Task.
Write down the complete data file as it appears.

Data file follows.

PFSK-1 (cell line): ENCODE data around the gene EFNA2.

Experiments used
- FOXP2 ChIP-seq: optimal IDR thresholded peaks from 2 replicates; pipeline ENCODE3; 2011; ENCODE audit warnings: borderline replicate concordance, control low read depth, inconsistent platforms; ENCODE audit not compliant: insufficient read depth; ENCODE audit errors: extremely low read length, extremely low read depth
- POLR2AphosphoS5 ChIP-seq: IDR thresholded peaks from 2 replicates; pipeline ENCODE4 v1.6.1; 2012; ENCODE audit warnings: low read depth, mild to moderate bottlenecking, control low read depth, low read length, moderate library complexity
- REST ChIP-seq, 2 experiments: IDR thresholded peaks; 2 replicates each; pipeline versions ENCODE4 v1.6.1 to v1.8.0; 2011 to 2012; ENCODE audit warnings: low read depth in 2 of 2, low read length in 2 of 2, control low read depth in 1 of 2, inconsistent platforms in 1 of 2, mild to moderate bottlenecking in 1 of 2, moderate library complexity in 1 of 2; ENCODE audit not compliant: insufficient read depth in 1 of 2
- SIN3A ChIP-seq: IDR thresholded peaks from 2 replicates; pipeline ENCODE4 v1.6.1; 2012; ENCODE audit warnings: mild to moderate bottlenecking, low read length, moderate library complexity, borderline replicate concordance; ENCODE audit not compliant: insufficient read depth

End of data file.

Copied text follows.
PFSK-1 (cell line): ENCODE data around the gene EFNA2.

Experiments used
- FOXP2 ChIP-seq: optimal IDR thresholded peaks from 2 replicates; pipeline ENCODE3; 2011; ENCODE audit warnings: borderline replicate concordance, control low read depth, inconsistent platforms; ENCODE audit not compliant: insufficient read depth; ENCODE audit errors: extremely low read length, extremely low read depth
- POLR2AphosphoS5 ChIP-seq: IDR thresholded peaks from 2 replicates; pipeline ENCODE4 v1.6.1; 2012; ENCODE audit warnings: low read depth, mild to moderate bottlenecking, control low read depth, low read length, moderate library complexity
- REST ChIP-seq, 2 experiments: IDR thresholded peaks; 2 replicates each; pipeline versions ENCODE4 v1.6.1 to v1.8.0; 2011 to 2012; ENCODE audit warnings: low read depth in 2 of 2, low read length in 2 of 2, control low read depth in 1 of 2, inconsistent platforms in 1 of 2, mild to moderate bottlenecking in 1 of 2, moderate library complexity in 1 of 2; ENCODE audit not compliant: insufficient read depth in 1 of 2
- SIN3A ChIP-seq: IDR thresholded peaks from 2 replicates; pipeline ENCODE4 v1.6.1; 2012; ENCODE audit warnings: mild to moderate bottlenecking, low read length, moderate library complexity, borderline replicate concordance; ENCODE audit not compliant: insufficient read depth